This chapter reviews the forces that have shaped current competition laws and initiatives, in particular those that may ease convergence and cooperation between the US and the EU. Even if convergence is eased when countries are developed, the objectives and the means put in place to attain these objectives may differ across countries. Differences may in turn generate tensions, and therefore shape further developments of the law. Subsequently, this chapter discusses the specific case of state aid control, an EU specificity which has on the one hand helped insure the primacy of competition policy over industrial policy, and has prevented potential wasteful “subsidy wars” between member states. However, on the other hand, this policy has been accused at times of hurting the competitiveness of “European champions.” Finally, the chapter looks at current challenges facing competition policy; focusing first on new developments as far as State Aid control is concerned, namely the State Aid Action Plan, and the special case of aid to innovation. Here, the focus will be on the pros and cons of this policy, namely its potential ability to better address market failures, but also the potential risk of lax enforcement in the name of ‘aid to innovation.’ This danger might be particularly problematic in an era which has witnessed the fast rise to prominence of some emerging-economy powers (like the BRICs) which do not necessarily share the competition-policy philosophy of the EU and US. While the chapter discusses how the common ground reached by these two players could serve as the basis for a global competition policy, it also stresses the potential tensions that could arise from the assertiveness of State interests by public corporations and sovereign funds from these emerging countries.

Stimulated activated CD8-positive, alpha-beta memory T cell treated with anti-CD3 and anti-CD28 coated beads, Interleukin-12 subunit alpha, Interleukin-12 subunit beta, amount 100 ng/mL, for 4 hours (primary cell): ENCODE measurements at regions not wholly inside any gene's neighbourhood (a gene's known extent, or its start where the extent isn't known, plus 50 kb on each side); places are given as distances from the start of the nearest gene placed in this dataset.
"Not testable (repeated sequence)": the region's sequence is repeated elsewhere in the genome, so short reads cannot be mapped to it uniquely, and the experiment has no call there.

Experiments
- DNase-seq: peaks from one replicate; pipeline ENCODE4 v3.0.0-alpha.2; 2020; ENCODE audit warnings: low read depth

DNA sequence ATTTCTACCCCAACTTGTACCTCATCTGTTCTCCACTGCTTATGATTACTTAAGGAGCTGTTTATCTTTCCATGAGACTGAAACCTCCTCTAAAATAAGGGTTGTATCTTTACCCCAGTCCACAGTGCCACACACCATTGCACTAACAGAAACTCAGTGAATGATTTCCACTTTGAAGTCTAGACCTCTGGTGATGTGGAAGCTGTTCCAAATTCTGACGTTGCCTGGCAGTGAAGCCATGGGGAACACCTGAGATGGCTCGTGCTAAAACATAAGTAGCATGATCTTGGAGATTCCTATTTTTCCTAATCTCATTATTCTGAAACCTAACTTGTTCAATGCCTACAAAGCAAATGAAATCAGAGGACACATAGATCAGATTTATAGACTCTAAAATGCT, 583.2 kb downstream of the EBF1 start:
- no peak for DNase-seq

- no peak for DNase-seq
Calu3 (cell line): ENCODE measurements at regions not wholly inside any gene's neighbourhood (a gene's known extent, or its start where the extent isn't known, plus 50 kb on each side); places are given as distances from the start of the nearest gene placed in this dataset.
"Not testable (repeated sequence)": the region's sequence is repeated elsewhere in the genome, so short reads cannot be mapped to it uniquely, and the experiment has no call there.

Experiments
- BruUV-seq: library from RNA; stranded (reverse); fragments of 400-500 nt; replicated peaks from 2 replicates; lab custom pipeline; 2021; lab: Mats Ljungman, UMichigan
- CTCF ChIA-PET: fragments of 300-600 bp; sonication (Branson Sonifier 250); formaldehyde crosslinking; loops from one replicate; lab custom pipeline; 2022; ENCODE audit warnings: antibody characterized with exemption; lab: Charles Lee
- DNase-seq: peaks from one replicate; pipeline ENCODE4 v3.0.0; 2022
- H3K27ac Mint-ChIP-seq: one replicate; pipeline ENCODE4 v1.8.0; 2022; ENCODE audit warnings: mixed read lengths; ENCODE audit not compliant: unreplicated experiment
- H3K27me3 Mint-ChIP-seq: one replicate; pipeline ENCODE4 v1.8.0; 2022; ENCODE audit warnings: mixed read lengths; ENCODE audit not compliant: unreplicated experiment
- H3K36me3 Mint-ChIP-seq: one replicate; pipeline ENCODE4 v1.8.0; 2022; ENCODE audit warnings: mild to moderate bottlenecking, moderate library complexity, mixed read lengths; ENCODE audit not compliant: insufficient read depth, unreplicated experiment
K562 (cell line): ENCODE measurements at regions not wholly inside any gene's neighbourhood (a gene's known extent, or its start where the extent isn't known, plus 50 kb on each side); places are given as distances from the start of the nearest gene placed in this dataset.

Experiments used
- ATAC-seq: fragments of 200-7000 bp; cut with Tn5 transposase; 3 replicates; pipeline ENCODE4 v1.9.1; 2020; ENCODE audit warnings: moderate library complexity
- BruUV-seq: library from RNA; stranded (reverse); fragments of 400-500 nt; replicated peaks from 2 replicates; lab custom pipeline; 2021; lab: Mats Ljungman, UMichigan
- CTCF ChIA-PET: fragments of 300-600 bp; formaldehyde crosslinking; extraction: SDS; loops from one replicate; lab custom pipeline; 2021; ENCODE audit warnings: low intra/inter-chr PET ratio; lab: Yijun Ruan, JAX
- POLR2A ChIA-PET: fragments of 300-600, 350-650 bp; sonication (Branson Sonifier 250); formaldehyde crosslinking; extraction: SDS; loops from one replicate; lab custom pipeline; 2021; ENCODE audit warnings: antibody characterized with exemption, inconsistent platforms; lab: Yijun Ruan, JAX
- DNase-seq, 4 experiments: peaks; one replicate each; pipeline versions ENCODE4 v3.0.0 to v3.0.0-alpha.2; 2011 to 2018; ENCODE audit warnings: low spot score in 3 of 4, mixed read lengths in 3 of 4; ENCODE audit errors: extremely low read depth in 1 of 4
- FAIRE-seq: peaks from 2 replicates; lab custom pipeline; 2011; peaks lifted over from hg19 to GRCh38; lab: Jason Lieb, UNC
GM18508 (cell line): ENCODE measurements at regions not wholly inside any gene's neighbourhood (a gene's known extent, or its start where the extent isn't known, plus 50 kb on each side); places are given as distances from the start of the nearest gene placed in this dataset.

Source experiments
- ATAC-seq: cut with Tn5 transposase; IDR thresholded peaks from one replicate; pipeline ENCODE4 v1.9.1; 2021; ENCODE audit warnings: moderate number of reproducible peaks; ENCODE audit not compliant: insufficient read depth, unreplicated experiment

This paper critically assesses the implications of contract design and risk transfer on the provision of public services under public-private partnerships (PPPs). Two results stand out. First, the alleged strength of PPPs in delivering infrastructure projects on budget more often than traditional public procurement could be illusory. This is – to put it simply – because there are costs of avoiding cost overruns and, indeed, cost overruns can be viewed as equilibrium phenomena. Second, the use of external (i.e., third-party) finance in PPPs, while bringing discipline to project appraisal and implementation, implies that part of the return on efforts exerted by the private-sector partner accrues to outside investors; this may undo whatever beneficial effects arise from ‘bundling’ the construction and operation of infrastructure projects, which is a hallmark of PPPs.